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On Golf, Homelessness and Forever Homes

I am quite behind on my Do Good Summer Reading Challenge posts.  I could offer up an excuse about my kids being sick or my computer crashing, but in reality, I was simply enjoying my time with my family.   On Wednesday, my mom and I saw Once on Broadway.  Seeing a live performance is always fun, but this was made much more special because we know the little girl who played Ivanka. Thursday, we relaxed and played as a family.  Friday we jumped waves and floated on a lazy river at a water park.  The long holiday weekend culminated with fireworks on the Delaware River tonight.  It has been busy and this blog has been neglected, but I am going to make up for it in the next couple days.  Here’s a start:

 

Day 8: You may not know that I enjoy golfing.  My husband trained me to be his golf partner and it is one of our favorite things to do together.  I was out on the golf course when I was 5 1/2 months pregnant with Josie and I am pretty sure it was the best golf I ever played.  We don’t get to play nearly enough, but I envision us getting back to it now that we are done making babies.   So, today, when I encountered Now On The First Tee via the WordPress Reader, I was intrigued.  And then I read the post 5 months… which led me to the very first post This is Why.  What I found was a young man, passionate about the sport of golf who is dealing with the loss of his father.  This young man is following his dream of playing on the professional circuit and doing it not only for himself, but also for his father.  I am rooting for him.

Day 9:  Wow!  Talk about an inspiration!  The blogger I discovered today actually found me in two ways.  He followed my blog and he was also nominated for a Very Inspiring Blogger Award by Miss Happy Spirits.  To be honest, I am not really sure what took me so long to make my way over there.  Dennis Cardiff’s blog, Gotta Find A Home, is a tremendous example of how one person can make a difference.  By connecting with those who live on the street and sharing their stories via his blog, he humanizes them and calls attention to the plight of homeless individuals everywhere.   Through his blog, I am inspired to seek out ways to address homelessness in my region.  Project HOME is a well-known agency that provides an array of services to the Philadelphia homeless population.  According to their website, on any given day, it is estimated that there are 4,000 homeless people in the city.   Further, in 2005, the City’s Office of Emergency Shelter and Services served 14,986 homeless people through its emergency shelter system. Of this number, 9,468 were adults without children, 2,011 were heads of households, and 3,507 were children.  It is mind boggling to me that 3,500 children experienced homelessness in one year.   Project HOME is on my list of charities that need my help, be it financial or a gift of my time by volunteering.  If you are in the Philadelphia area and are interested in volunteering, Project HOME has an extensive list of opportunities.  At the very least, next time you encounter a homeless individual, be kind.  In the words of Lucius Annaeus Seneca, “Wherever there is a human being, there is an opportunity for a kindness.”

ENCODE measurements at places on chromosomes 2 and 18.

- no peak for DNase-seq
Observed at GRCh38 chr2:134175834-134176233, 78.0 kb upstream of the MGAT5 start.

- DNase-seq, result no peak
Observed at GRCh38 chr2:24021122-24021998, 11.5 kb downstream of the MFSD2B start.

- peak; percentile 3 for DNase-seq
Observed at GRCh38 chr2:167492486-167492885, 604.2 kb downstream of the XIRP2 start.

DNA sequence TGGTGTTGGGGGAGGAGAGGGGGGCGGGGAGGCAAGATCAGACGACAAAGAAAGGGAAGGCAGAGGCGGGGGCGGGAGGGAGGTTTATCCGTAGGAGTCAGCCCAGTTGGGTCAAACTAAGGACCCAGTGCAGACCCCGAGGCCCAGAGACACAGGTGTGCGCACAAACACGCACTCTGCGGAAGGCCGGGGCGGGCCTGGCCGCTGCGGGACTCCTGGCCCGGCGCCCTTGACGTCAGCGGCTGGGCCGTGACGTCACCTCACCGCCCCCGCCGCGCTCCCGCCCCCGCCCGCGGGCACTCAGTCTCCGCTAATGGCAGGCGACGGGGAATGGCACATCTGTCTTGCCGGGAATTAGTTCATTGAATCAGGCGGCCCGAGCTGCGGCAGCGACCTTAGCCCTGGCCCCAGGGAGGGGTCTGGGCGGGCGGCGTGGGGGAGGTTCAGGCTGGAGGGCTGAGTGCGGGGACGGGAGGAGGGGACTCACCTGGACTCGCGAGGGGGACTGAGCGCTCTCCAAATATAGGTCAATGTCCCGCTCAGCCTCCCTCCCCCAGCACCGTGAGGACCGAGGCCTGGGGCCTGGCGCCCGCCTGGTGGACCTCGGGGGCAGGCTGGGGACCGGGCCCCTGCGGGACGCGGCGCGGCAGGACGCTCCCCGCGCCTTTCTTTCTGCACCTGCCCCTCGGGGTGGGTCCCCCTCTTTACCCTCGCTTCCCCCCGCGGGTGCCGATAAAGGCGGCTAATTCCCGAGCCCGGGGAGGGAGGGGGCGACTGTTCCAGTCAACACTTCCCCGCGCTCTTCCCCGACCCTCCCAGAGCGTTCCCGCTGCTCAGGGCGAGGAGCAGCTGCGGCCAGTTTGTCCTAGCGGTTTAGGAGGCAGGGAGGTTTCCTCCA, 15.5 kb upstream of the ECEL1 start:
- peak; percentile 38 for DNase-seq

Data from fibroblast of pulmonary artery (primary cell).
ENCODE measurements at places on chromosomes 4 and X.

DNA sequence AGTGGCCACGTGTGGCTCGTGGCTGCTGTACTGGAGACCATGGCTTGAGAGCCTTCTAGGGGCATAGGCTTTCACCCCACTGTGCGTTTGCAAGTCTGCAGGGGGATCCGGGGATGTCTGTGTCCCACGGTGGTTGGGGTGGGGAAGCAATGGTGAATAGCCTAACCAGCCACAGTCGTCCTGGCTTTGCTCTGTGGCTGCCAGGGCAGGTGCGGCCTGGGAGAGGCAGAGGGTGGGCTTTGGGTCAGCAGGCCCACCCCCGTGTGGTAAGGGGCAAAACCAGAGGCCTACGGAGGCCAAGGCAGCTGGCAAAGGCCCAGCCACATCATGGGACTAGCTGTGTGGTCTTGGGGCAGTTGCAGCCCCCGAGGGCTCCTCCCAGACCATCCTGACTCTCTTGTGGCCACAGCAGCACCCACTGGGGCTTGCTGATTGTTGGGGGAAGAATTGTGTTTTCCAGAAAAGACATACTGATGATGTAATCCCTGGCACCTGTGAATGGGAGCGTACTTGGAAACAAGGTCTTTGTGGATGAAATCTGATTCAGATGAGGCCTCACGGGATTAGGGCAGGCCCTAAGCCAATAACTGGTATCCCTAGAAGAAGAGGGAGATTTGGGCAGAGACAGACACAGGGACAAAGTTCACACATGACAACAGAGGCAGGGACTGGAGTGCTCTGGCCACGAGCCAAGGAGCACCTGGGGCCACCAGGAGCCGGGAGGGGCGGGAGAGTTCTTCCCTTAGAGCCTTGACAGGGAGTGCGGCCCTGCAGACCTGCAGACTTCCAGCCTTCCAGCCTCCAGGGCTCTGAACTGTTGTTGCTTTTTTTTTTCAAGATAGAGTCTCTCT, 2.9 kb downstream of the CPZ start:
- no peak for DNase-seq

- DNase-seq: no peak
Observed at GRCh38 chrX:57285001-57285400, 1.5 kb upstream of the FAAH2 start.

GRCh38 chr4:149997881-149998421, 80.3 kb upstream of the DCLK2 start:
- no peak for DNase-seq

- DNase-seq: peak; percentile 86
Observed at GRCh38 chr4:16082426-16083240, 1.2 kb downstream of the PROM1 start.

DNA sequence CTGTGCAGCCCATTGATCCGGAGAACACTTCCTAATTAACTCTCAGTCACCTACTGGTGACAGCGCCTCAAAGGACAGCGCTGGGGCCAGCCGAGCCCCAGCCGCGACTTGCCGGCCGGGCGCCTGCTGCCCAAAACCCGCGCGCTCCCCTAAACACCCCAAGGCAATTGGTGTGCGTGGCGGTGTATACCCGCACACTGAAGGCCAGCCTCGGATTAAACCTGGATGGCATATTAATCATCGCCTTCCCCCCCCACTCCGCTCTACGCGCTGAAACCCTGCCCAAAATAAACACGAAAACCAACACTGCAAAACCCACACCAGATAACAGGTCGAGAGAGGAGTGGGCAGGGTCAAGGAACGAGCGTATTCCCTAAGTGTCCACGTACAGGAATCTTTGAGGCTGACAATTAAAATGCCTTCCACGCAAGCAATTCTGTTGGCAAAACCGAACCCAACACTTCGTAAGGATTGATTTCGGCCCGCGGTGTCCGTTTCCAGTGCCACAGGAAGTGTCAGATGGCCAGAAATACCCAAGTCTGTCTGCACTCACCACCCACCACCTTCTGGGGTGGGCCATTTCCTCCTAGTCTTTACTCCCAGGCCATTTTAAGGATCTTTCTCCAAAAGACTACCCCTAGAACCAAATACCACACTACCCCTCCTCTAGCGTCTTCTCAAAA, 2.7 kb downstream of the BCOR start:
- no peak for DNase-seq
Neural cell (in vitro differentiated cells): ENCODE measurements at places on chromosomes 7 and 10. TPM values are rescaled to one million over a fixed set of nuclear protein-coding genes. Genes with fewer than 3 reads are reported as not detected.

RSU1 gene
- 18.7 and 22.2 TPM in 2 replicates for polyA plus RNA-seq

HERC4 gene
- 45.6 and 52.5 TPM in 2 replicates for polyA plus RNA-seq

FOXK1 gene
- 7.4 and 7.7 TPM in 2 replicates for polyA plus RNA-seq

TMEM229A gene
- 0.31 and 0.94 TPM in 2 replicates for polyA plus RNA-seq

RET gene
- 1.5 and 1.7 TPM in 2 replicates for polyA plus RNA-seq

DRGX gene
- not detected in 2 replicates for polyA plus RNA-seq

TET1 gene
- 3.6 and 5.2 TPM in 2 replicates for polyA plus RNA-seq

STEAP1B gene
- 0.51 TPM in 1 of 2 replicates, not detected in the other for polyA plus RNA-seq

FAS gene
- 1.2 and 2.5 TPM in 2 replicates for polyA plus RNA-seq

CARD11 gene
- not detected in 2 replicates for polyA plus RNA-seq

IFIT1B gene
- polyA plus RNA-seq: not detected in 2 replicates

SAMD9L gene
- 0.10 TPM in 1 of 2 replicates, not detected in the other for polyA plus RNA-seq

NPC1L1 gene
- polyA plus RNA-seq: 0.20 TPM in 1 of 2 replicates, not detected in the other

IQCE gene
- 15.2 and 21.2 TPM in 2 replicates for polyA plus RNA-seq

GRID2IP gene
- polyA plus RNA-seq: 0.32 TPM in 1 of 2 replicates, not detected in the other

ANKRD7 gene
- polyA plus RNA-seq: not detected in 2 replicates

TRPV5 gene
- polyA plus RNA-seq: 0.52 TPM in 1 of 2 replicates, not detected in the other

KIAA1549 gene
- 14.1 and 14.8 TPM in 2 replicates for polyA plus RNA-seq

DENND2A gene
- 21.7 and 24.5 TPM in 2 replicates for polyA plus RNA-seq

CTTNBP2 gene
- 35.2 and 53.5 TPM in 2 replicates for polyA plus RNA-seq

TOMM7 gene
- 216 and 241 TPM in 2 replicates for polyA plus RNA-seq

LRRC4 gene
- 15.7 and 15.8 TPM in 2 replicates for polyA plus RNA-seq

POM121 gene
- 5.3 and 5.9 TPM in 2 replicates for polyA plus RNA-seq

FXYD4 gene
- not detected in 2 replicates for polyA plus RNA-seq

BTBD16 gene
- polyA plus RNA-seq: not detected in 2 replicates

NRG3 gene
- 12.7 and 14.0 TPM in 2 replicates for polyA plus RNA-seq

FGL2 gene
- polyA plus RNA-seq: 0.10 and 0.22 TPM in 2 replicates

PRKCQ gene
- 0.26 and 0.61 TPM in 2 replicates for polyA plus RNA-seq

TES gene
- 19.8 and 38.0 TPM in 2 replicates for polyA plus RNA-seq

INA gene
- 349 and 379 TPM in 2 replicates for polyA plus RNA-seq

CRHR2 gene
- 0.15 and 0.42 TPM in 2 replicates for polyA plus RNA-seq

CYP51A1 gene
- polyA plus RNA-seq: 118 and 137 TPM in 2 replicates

English: A homeless man in New York with the A...

English: A homeless man in New York with the American flag in the background. Français : Un homme sans domicile fixe à New York. Un drapeau des États-Unis est visible en arrière plan. (Photo credit: Wikipedia)

Day 10:  Today,  I walked down memory lane with Tric at My thoughts on a page. She wrote a beautiful post, The tales a house could tell, about revisiting her childhood home, the home in which her parents still live.  It is at once emotional, humorous and thought-provoking and I immediately felt a connection to it.   You see, my family (The Hubs and The Girls) moved in with my mom in August 2012, into the home in which I was raised from birth.  My husband and I are sleeping in the bedroom I inhabited from birth through high school graduation.  It no longer has the orange shag carpets of my nursery decor, or the mauve walls and pink carpet of my tween and teen years, thankfully.  But it does hold loads of memories, though many of them have faded and I am somewhat surprised by how many details I cannot remember.  I suppose that happens with time, but now I wish I had been better at keeping a journal or scrapbook of those years.  Now, I am making new memories in this “forever home” with my family by my side.  Where I used to see my brother’s room, I now see the girls’ room, the room in which Lily first climbed out of her crib and earned her toddler bed.   When I look outside, I see the driveway where Josie learned to ride her bike and the sidewalk where Lily got her first scraped knee.    Our time here is special.  It is full of memories and milestones and I know how lucky I am to be able to return to this home of my youth.  I hope someday to settle in a house that my children will be proud to visit as adults with their families, a home that will always be their “forever home.”